The word soul in the care of souls can have a variety of meanings, depending on the philosophical explanation chosen or the religious tradition in which the term is used. John McNeill calls the soul "the essence of human personality" (p. vii). It is spirit intertwined with the body without being a mere expression of bodily life. The soul is regarded as being susceptible to disorder and anguish, while being endowed with possibilities for well-being and blessedness. The care of souls, then, is the healing treatment of persons in those matters that reach beyond the requirements of physical life, in pursuit of the "health of personality" (p. vii). But the welfare of the soul was not isolated: Caring for the healing of the soul, mind, and body have often been integrated (May, 1982). Thus, when we speak of "the care of the whole person," we are speaking of something comparable to the ancient idea of the care of souls.

The care of souls conveys the primary message that there is invariably a hierarchy of values in what it is that humans choose to care about, and that among those values, care for the spiritual should be preeminent. Socrates exhorted his hearers in Plato's Apology "not to care for your bodies or for money above and beyond your souls and their welfare"; and in the Phaedo he argued that "the cultivation of the soul is the first concern"(McNeill, p. 20). Some scholars believe his exhortation greatly influenced the emergence of the idea of the care of the soul in ancient Greece and in Christianity (McNeill).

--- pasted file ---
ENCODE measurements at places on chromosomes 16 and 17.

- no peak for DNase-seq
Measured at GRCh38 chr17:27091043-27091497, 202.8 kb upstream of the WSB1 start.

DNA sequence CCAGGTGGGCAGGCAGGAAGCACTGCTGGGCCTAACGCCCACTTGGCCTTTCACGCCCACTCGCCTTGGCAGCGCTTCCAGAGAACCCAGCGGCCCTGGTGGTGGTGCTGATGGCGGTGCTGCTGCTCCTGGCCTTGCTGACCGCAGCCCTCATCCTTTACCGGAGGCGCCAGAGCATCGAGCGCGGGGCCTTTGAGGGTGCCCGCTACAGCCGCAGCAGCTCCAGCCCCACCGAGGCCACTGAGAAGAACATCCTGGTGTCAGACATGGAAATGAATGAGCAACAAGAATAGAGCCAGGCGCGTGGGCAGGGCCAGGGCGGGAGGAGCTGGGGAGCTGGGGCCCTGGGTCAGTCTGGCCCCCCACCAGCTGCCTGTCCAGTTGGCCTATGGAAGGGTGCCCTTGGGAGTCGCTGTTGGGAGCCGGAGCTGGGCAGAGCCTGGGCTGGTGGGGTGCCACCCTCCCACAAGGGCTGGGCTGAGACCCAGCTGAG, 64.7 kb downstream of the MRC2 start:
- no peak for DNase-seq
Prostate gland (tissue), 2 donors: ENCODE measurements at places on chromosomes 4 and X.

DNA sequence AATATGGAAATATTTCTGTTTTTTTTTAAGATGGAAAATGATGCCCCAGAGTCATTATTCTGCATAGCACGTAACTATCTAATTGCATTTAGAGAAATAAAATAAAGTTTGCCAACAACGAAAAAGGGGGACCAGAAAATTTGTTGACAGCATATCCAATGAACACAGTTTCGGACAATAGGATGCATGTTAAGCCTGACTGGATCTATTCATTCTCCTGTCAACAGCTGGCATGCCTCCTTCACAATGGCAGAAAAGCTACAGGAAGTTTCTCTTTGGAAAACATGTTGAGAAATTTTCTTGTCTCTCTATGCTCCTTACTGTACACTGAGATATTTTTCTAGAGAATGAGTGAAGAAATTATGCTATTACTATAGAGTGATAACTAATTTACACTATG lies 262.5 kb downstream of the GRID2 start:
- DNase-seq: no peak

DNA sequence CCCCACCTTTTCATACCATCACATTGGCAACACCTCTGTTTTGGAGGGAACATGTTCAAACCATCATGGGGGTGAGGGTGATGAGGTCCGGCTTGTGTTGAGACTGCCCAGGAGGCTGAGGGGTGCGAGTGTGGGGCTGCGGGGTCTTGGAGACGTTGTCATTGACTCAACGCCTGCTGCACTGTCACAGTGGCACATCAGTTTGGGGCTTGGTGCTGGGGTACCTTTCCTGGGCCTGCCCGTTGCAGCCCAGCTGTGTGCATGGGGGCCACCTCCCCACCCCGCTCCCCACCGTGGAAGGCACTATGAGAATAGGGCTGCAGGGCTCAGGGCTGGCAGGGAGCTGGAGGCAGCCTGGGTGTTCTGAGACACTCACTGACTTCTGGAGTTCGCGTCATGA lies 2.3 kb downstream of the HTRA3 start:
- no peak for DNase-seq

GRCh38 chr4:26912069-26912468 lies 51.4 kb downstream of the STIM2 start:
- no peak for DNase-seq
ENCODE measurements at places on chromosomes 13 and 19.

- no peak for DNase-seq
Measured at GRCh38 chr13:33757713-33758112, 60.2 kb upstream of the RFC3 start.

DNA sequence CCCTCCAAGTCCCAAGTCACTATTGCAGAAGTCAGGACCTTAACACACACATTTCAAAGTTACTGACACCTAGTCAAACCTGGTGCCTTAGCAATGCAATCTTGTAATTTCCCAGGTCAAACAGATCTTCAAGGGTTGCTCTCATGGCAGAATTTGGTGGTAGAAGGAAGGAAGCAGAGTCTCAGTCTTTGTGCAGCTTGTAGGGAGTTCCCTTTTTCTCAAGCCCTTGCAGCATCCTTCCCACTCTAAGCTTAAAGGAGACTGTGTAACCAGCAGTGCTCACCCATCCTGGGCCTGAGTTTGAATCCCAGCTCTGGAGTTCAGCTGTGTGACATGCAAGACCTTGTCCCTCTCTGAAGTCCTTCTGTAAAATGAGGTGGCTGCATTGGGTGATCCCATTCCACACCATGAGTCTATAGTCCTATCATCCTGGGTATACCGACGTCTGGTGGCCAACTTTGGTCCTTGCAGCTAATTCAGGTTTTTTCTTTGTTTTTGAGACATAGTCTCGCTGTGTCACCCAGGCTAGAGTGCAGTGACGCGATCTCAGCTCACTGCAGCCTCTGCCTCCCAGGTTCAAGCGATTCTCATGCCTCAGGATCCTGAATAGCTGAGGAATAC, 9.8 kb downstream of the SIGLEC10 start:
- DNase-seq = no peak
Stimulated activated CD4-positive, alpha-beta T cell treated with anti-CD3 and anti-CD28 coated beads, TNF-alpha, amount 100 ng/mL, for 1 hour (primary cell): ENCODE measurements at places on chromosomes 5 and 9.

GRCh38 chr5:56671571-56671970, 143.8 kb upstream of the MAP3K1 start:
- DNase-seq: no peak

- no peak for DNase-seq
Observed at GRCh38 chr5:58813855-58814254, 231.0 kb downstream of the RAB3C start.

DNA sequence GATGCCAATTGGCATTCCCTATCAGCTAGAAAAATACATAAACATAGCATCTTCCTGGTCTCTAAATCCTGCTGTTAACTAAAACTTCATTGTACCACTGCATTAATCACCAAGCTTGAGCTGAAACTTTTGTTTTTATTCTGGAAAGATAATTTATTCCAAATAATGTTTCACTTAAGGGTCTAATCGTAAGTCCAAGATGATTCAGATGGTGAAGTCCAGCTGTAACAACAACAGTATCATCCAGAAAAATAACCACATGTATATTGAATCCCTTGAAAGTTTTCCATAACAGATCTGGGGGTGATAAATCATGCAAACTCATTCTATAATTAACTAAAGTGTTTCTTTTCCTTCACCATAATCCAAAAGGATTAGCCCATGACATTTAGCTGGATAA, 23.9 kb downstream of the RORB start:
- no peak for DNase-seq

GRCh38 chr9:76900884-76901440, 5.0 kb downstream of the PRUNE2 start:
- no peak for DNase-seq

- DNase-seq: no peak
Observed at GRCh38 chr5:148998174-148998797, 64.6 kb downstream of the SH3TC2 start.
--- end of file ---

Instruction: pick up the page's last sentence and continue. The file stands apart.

Another prominent feature of the care of souls has been the way in which it calls attention to the subjective experience of those who are suffering and their need for relief in the form of personal attention. In the Hebrew scriptures, the

Psalmist speaks out of bitter anguish: "I looked ... and beheld, but ... no man cared for my soul" (Ps. 142:4—5; McNeill). The sufferer then appealed to the Lord to be his refuge in the land of the living. In the care of souls tradition, God, self, and other humans care for the troubled soul. The one who gives care must be very attentive to the needs of the individual sufferer. For example, Gregory the Great, renowned for his pastoral leadership in the Western church (590—604), taught that the guide of souls must be a compassionate neighbor to all, a shrewd observer, and watchful and discerning like the physician of the body (McNeill). But one problem remains constant: whether the sufferer will seek and/or accept care (McNeill).